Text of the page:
The last point of the Friends of Spirou (Amis de Spirou, ADS) Code of Honor moves away from matters of general morality, and instead focuses on loyalty to the club itself. (Note that this post does reveal the Spirou Code, thus breaking the ADS bond of trust!)
Secret codes were a popular element of clubs for young boys and girls at the time. “Secret messages” would be printed in the magazine (or, for other clubs, on cereal packages and other products), which members would have to decipher with their key. In America the key would often be in the form of a decoder ring, but the ADS had the key as part of the club membership card:
The code itself is trivial – as of course it needed to be so children could easily use it: a simple substitution cipher where the letters in “CLEF SPIROU” (“Spirou Key”) are replaced by the numbers 1, 2, 3… and all other letters are unaffected. Nevertheless, the secrecy of the code was treated very seriously by the club. As its leader, Jean Doisy (using the code name “No. 1”) wrote in response to letters from readers:
I talked about this before and won’t go over it again, except to once again tell the guilty ones that I pity them with all my heart that they’ve sunk so low, that they have made themselves despised even by those whom they initiated unlawfully into our secrets, instead of inviting them to join our club. Understand that they have excluded themselves from our community: by violating the Code, they are no longer members according to our rules.
Partly this severity may just have been a way to make the club seem exclusive and important, and to entice new members to join in order to get access to these secrets so closely guarded. But partly it probably also reflects the wartime and occupation mentality, where betraying secrets could indeed mean life and death. We can seee some of that in the reflection on this final point from the Robbedoes Almanak 1944, translated by Miriam:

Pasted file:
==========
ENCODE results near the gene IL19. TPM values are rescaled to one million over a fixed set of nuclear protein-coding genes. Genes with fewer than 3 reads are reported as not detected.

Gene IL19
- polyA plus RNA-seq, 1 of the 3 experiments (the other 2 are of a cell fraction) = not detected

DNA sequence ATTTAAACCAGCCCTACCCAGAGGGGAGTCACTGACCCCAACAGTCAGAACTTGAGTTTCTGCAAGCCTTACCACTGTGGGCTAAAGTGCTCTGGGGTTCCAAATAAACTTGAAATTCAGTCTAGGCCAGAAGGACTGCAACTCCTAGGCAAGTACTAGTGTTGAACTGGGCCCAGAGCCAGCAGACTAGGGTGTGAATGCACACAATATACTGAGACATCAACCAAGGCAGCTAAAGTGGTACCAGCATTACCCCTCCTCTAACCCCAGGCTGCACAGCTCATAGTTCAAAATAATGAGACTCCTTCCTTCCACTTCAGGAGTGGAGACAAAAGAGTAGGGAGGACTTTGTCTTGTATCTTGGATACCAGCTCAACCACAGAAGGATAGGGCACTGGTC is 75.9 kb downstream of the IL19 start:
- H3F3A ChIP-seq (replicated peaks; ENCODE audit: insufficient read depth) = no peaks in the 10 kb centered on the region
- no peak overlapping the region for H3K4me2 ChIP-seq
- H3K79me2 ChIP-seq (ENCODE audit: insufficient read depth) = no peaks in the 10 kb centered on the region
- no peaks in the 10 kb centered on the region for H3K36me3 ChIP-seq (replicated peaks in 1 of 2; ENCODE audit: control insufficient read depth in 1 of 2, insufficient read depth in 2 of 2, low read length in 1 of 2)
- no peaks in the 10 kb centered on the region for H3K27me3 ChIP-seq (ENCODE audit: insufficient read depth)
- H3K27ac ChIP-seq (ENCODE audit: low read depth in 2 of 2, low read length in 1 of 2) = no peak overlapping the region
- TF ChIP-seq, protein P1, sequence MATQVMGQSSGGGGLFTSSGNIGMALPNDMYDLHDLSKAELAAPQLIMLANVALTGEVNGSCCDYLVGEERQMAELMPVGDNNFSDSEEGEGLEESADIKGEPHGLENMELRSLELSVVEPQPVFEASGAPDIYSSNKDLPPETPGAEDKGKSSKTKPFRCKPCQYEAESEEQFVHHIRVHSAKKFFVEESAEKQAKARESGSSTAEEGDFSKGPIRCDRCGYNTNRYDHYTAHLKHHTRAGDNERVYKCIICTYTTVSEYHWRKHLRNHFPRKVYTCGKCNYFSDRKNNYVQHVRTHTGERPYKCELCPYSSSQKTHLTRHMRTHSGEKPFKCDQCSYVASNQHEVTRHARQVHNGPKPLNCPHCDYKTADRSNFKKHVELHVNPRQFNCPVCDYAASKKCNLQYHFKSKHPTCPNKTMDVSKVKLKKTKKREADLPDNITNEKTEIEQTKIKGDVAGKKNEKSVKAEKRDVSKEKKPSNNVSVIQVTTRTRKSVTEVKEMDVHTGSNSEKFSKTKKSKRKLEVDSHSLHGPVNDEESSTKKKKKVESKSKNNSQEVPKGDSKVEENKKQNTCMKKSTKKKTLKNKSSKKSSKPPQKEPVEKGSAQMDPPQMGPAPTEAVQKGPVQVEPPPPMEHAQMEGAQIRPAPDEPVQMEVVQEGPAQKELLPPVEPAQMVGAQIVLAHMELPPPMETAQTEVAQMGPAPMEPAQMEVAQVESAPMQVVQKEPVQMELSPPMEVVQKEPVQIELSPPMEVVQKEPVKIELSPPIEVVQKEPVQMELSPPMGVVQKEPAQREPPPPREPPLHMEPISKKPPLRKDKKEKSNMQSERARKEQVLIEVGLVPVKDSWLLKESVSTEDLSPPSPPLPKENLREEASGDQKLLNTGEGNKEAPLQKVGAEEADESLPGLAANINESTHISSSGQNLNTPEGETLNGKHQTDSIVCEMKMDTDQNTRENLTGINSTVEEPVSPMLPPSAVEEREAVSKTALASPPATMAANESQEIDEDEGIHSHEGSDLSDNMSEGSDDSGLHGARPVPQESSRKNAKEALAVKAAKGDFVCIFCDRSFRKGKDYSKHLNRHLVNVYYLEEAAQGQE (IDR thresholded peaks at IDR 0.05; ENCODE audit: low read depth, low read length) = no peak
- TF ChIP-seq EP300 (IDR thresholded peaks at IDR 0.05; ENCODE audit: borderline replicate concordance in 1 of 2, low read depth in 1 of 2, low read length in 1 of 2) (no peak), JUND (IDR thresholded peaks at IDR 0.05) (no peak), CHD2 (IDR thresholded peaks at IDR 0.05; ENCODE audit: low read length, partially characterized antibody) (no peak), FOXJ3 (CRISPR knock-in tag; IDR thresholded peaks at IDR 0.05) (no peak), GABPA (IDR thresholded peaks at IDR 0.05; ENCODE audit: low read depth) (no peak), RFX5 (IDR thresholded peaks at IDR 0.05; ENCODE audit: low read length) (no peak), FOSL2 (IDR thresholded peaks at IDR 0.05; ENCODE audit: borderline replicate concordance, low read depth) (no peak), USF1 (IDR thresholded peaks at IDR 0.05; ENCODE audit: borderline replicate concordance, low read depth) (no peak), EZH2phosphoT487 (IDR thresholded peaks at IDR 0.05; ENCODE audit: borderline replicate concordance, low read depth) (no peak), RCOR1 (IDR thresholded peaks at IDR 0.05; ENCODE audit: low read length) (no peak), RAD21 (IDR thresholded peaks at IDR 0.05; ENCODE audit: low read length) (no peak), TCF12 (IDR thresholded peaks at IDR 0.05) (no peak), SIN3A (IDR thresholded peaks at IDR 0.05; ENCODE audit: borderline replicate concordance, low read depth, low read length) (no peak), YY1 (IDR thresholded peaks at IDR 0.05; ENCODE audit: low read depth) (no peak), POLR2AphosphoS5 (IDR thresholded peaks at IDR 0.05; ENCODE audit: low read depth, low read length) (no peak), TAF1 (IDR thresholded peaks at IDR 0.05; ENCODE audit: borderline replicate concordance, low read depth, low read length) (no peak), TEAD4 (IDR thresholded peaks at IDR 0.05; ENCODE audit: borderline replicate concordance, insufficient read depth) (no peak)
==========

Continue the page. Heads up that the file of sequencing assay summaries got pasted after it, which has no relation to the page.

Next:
A Friend of Spirou must swear to never reveal the secret code to anyone. This is the last point of our code of honor.
Several Rascals might have asked themselves why this point is important. After all, our secret code is not any great mystery, and the coded messages we send each other are safe for anyone to read, if necessary. There’s nothing dangerous or harmful in there. Still, this point is of utmost importance, because it teaches us about keeping a secret, and in general to keep our mouths shut about stuff we aren’t supposed to tell. Oh, the wagging tongues! There are boys and girls who immediately have to pass on everything they hear. Their tongue is burning and they can’t keep silent. Poor tattle-tales! A Spirou Rascal and even a Rascalette isn’t like that. They can keep silent – and if they cannot always, the point of this month is a nice opportunity to practice the noble art of silence.
The boys and girls who do read our Robbedoes Almanak but aren’t a member of our Rascal club, have to practice another point during this month. They have to work on keeping everything they’re told in confidence to themselves. And even if they hear something interesting that they’re allowed to tell, they should still wait a couple of hours – or wait until the next day to be safe – to pass it on. Even if their tongue is really burning. That way we strengthen our own willpower, and that way we’ll become boys and girls who are worthy of Spirou.
In other words, Loose Lips Sink Ships!